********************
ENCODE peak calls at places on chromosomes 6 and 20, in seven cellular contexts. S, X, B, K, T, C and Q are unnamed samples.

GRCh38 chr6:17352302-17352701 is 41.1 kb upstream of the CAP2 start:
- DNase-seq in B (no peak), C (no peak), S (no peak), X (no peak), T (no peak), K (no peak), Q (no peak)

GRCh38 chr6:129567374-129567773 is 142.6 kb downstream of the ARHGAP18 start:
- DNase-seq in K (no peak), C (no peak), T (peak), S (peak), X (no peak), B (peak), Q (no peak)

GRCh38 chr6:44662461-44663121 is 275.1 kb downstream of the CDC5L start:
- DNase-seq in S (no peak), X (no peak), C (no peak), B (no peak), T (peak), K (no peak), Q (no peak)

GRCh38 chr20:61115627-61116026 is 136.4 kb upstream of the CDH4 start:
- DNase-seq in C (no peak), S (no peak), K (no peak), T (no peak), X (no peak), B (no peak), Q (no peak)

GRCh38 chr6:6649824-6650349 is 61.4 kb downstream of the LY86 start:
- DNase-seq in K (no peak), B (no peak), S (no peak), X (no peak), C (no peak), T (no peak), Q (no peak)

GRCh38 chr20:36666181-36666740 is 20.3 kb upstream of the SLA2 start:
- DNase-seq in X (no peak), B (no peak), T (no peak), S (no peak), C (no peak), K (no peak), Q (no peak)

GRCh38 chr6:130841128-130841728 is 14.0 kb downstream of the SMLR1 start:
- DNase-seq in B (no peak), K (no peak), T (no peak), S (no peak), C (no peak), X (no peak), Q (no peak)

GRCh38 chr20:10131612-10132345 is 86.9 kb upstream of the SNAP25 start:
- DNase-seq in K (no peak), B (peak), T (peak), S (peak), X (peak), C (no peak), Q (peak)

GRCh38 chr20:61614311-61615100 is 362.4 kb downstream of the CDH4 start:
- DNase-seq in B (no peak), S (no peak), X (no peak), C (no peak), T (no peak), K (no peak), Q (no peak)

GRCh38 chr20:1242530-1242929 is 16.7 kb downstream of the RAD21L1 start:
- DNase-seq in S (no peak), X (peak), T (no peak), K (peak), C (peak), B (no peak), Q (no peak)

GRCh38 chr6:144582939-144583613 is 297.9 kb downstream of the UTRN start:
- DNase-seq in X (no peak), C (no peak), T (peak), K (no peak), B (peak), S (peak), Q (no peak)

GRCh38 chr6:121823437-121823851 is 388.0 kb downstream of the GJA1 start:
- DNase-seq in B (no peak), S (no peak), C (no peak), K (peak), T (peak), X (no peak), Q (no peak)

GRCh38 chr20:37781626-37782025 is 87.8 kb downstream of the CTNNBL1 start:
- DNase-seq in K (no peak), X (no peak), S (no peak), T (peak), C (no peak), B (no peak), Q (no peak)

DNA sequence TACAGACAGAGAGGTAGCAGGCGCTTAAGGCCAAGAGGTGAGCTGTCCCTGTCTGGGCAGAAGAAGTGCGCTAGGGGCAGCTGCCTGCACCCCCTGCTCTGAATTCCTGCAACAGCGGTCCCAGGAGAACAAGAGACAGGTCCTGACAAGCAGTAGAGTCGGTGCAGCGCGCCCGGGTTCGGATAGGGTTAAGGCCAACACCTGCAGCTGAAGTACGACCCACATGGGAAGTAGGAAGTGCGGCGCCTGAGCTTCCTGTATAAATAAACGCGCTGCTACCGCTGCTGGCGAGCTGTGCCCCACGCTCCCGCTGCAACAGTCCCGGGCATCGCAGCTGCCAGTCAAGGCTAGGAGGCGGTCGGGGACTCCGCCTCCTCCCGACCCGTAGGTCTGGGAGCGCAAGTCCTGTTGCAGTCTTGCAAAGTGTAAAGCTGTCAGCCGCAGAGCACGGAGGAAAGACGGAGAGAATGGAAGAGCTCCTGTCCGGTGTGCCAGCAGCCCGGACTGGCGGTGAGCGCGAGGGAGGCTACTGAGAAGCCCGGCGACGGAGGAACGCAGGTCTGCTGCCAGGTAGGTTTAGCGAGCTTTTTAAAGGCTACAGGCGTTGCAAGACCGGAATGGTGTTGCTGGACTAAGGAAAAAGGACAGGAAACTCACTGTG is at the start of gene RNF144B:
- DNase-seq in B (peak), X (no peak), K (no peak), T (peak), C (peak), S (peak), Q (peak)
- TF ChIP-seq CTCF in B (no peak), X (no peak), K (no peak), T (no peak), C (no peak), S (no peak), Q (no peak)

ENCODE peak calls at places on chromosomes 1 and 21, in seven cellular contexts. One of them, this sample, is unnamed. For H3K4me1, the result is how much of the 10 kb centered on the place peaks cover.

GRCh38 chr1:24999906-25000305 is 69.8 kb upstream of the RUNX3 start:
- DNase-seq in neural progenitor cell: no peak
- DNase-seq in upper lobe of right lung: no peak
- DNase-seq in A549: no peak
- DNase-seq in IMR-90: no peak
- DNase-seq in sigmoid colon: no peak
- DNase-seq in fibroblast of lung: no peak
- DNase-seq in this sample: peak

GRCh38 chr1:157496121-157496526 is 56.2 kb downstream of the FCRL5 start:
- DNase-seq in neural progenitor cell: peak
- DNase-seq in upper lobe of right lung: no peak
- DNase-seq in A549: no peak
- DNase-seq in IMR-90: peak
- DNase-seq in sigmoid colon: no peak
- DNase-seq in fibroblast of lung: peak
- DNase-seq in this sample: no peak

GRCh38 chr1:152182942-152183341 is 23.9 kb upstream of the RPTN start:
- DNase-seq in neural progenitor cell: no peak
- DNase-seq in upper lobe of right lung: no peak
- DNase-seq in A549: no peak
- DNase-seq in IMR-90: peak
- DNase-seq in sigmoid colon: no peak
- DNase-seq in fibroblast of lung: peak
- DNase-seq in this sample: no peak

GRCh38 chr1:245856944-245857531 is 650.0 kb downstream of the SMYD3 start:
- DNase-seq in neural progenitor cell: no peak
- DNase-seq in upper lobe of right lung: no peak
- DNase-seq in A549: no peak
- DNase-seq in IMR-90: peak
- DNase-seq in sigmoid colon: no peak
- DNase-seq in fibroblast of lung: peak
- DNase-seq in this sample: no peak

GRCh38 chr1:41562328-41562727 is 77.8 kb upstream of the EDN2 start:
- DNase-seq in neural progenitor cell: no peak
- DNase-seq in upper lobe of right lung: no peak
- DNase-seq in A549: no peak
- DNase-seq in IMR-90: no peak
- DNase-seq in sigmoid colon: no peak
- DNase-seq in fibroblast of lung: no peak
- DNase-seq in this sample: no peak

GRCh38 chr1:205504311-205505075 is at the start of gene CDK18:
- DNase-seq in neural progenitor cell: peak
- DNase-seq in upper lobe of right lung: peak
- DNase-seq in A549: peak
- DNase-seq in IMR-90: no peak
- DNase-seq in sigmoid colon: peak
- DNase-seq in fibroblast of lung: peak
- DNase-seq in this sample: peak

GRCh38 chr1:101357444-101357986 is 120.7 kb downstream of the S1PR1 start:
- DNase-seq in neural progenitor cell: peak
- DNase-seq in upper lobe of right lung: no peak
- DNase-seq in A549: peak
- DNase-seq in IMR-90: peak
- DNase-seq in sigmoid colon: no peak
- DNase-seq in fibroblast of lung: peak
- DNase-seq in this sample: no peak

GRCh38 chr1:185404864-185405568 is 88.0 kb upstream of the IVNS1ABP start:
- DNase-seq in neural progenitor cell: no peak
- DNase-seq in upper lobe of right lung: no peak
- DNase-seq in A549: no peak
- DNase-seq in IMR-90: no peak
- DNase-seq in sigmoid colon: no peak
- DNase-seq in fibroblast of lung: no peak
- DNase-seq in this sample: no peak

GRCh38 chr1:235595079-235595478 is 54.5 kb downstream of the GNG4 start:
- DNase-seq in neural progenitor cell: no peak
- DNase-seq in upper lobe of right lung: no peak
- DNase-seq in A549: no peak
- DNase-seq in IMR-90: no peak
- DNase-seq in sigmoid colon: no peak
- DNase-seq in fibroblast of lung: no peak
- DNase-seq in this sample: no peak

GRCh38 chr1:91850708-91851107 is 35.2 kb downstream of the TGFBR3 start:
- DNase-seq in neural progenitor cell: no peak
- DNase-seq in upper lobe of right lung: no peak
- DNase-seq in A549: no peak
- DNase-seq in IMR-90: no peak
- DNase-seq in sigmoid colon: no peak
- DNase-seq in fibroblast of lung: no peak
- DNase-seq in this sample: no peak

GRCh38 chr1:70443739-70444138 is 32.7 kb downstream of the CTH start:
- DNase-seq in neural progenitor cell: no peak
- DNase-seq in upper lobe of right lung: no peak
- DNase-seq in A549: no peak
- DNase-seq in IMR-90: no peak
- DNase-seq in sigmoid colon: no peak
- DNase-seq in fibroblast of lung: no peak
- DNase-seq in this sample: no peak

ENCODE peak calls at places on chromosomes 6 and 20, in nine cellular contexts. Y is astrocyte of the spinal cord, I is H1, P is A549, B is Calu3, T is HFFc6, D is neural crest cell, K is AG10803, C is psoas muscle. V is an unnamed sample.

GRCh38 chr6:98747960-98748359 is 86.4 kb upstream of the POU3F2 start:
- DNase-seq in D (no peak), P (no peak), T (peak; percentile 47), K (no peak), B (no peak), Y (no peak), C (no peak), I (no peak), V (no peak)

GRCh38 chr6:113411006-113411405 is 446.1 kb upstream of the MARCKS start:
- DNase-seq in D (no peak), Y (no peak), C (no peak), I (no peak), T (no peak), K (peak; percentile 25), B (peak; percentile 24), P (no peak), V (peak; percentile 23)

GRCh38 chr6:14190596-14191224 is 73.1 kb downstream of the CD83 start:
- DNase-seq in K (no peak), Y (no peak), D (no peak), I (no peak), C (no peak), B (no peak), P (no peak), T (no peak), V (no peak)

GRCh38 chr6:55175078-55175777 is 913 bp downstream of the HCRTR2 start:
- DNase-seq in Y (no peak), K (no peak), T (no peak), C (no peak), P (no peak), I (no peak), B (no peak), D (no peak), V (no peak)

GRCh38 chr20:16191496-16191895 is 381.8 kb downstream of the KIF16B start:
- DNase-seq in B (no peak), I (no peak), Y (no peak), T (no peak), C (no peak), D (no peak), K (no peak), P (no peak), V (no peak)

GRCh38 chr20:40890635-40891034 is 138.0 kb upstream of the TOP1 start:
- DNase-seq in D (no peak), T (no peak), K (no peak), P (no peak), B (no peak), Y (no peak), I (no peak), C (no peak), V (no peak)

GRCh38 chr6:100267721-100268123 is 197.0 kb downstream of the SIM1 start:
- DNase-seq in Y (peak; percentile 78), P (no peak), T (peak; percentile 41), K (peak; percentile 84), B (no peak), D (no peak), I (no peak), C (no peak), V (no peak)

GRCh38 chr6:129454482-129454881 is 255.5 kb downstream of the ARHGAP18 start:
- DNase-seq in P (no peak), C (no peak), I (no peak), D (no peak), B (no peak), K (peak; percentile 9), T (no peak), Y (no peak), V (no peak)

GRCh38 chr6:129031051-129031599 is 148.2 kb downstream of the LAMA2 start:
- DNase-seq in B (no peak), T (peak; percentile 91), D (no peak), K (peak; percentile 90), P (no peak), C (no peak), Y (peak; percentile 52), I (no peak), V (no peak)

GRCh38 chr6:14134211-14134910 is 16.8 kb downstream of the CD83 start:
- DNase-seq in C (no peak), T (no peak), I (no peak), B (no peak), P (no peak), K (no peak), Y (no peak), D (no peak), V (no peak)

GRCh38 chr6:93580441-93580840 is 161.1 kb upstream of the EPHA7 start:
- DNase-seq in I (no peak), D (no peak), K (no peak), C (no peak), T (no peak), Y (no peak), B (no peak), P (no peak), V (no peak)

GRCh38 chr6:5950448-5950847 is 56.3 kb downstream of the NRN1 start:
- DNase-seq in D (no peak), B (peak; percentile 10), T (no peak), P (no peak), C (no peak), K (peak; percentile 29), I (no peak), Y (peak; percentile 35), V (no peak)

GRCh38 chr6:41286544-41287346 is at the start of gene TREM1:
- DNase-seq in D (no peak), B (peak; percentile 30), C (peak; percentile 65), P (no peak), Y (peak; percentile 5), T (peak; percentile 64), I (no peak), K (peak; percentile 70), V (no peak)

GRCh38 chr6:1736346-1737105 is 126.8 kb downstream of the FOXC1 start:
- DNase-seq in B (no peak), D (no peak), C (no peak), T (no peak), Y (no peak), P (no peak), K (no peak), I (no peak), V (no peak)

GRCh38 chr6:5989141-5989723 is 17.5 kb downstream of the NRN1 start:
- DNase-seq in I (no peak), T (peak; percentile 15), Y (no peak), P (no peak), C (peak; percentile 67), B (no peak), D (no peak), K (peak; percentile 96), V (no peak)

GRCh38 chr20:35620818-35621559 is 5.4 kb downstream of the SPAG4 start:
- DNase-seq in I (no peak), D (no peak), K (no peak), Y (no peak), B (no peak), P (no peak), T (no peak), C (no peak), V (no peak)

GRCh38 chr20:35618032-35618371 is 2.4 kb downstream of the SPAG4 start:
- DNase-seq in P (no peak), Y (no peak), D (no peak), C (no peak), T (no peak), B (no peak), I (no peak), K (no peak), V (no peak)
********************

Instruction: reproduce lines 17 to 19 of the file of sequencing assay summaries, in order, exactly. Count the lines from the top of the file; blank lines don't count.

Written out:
- DNase-seq in K (no peak), B (peak), T (peak), S (peak), X (peak), C (no peak), Q (peak)

GRCh38 chr20:61614311-61615100 is 362.4 kb downstream of the CDH4 start:
- DNase-seq in B (no peak), S (no peak), X (no peak), C (no peak), T (no peak), K (no peak), Q (no peak)